Hungary 2020 - GP preview - Renault F1
Daniel Ricciardo narrowly missed out on a top six finish in a tight Styrian Grand Prix at the weekend. Focus now turns to the fast and flowing Hungaroring, a circuit the Australian relishes, as he aims for a better points reward.
How much do you enjoy racing at the Hungaroring?
I can’t wait to get back to Budapest. I’m glad it’s on the revised calendar as it’s one of my favourite circuits. I’m pumped to have a good one this time around and trying this year’s car on a high-downforce circuit for the first time. I’m quite enjoying these back-to-back races and, since we’ve been competitive in Austria, I know we’re going to have a chance in Hungary for a good result.
Where are the key areas of a lap there?
It’s a track with its own challenges. It’s fast, tight, but that doesn’t mean overtaking isn’t possible. It’s quite a busy lap at the wheel, especially the middle sector with corners coming quite quickly one after the other. It’s a good drivers’ track and a great challenge. Even physically, it’s quite hard, especially with the heat.
What are your thoughts after the Styrian Grand Prix?
I think it’s a little frustrating as we know more points were there for the taking. We held onto sixth for so long and two laps from the end it came undone. It was a positive race with a decent start and solid pace in general. There are positives from it and we showed the speed for a better result. We have another chance this weekend; we’re moving in the right direction and the car has taken a step forward. We just need to extract the most from it and show where we deserve to be in the standings.
Esteban Ocon’s Styrian Grand Prix may have ended early, but the French driver heads to Hungary with confidence as he gears up to tackle his favourite circuit on the 2020 calendar.
How much do you enjoy racing in Hungary?
I definitely love Budapest and it’s actually one of my favourite tracks. It’s fantastic to drive, especially when you get the car set up to how you want it. I have some really good memories there from Formula 3, when I took three pole positions and won two of the three races. I’ve also been confident there in Formula 1 but maybe without the results to show for it. We showed good pace in Austria this year and hopefully we can take that forward to Hungary. We’re getting better but we know it’s points on the board that counts.
What should you look out for on a lap there?
I love the flow of the Hungaroring; it’s twisty and fast and just a lot of fun. The first sector contains the long straight into Turn 1 with overtaking opportunities and then again at Turn 2 where you can also make a pass. Turn 4 is quick and blind but really nice when you get it right. The middle sector is very much medium to fast corners with the chicane the only exception. You need to find a good flow through there and piece all the corners together to make up lap-time. The tricky part of the lap is the final couple of corners. The tyres get very hot, meaning less grip, so you have to be quite mindful there.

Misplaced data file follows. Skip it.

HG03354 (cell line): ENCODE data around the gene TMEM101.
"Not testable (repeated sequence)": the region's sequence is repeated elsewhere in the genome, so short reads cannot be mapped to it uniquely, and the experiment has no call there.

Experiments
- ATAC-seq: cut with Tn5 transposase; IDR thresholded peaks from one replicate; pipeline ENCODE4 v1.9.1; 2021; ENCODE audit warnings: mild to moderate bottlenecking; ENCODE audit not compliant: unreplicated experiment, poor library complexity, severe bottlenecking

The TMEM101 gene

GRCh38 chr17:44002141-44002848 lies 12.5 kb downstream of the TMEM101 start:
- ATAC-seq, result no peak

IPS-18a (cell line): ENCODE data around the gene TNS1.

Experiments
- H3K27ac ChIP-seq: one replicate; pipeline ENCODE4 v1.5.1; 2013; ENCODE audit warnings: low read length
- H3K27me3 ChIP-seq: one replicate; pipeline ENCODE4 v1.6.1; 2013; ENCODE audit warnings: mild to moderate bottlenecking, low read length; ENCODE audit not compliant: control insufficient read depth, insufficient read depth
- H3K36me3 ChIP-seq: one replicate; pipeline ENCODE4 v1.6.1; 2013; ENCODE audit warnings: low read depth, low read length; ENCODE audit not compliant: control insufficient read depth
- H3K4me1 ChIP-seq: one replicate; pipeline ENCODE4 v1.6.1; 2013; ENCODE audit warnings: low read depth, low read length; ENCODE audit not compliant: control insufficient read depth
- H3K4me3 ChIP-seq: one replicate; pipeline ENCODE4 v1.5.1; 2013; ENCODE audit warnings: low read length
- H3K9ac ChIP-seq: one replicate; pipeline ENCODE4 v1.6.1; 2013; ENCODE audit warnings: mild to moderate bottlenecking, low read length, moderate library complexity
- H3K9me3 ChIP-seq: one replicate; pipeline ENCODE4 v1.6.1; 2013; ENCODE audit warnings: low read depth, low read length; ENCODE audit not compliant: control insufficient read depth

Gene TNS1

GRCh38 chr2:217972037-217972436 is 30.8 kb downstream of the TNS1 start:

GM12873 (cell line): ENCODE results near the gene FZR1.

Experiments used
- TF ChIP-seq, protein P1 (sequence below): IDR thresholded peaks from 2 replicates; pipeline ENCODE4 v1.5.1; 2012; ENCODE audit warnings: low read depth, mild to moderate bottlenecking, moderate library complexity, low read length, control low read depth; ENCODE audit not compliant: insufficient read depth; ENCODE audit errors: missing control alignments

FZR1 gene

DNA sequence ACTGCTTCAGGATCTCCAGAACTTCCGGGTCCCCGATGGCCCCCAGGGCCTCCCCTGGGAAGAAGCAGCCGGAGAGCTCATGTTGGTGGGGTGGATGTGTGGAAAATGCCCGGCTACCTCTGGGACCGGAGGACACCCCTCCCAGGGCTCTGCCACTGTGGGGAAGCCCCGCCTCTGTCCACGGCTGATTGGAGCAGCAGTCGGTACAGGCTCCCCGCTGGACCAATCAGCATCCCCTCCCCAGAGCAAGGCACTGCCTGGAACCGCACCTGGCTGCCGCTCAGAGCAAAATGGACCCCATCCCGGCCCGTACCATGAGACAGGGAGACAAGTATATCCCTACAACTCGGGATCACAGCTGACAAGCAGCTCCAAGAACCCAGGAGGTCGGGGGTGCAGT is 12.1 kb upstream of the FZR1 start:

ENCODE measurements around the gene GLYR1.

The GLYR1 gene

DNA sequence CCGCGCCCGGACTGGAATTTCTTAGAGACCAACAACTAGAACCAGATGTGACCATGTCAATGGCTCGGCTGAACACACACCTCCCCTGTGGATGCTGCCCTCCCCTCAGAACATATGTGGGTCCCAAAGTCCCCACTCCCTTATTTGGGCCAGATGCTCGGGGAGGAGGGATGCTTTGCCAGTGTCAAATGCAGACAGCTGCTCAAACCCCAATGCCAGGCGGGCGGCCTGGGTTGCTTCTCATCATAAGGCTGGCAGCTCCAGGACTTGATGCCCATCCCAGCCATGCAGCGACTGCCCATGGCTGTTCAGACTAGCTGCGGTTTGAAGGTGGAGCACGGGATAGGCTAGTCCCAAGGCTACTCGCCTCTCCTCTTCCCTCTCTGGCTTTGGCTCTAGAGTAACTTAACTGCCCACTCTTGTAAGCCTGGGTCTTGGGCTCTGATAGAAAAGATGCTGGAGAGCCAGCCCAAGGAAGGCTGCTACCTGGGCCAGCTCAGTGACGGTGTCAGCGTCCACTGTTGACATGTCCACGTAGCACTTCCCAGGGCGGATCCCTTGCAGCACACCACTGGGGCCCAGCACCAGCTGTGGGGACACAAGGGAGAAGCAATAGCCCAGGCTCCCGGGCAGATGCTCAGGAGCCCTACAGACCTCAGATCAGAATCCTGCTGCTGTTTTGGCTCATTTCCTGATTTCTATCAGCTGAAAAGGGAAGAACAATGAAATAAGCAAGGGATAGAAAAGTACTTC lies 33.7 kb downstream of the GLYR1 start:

How do you aim to bounce back after last weekend’s retirement?
We’re all very disappointed with what happened in the race. It took a big team effort on Saturday to put ourselves in a good position and we were running in a decent place during the race. It’s a shame but that’s motorsport sometimes. With the races coming one after the other, it does bring an immediate opportunity to comeback stronger and do our best for a good result. I’m confident we can do that.
Chief Race Engineer Ciaron Pilbeam
The Styrian Grand Prix left the team with mixed feelings after a strong Saturday showing before leaving points on the table on Sunday. Focus turns to the non-stop flow of the Hungaroring for the third race in a triple-header as Chief Race Engineer Ciaron Pilbeam looks ahead to this weekend’s race.
What are the main considerations for the Hungaroring?
The Hungaroring has a lot of corners and not many straights, which makes it a high-downforce circuit where most teams will run maximum downforce. There are not many very low speed corners, and the middle sector in particular is mainly medium speed where finding a flow is quite important. Because of this circuit layout tyre overheating can be an issue, especially at the rear. Even in qualifying rear overheating in the last few corners can be a problem, and sometimes you have to compromise the car balance to find the best overall lap time.
It’s very difficult to overtake at the Hungaroring with Turn 1 probably the best chance to make a move. It can be a struggle to get past someone even if you’re quicker and that places an emphasis on having a strong qualifying performance.
What kind of performance are we expecting?
We’re encouraged from what we have seen from the car so far this year. It has been consistently better in Barcelona and Austria, the two circuits we’ve been at this season. I don’t think these improvements are circuit specific, and we would expect this progression to carry over to other circuits. It can be hot in central Europe at this time of year, especially in Budapest, so we may need to run more cooling on the car, although the weather forecast at the moment is for a mainly cool weekend with the possibility of some rain.
How does the team reflect on the Styrian Grand Prix?
The Styrian Grand Prix was a mixed weekend for us. Our cars qualified well in the wet session on Saturday and were looking good to capitalise on that in the race on Sunday. However, we did not score the points that we could have, and that is the ultimate measure of our performance, so we cannot be satisfied. Nevertheless, the car has clearly improved and showed good pace all weekend in both wet and dry conditions at a circuit where we have struggled in the past, so we can be optimistic about the coming races.
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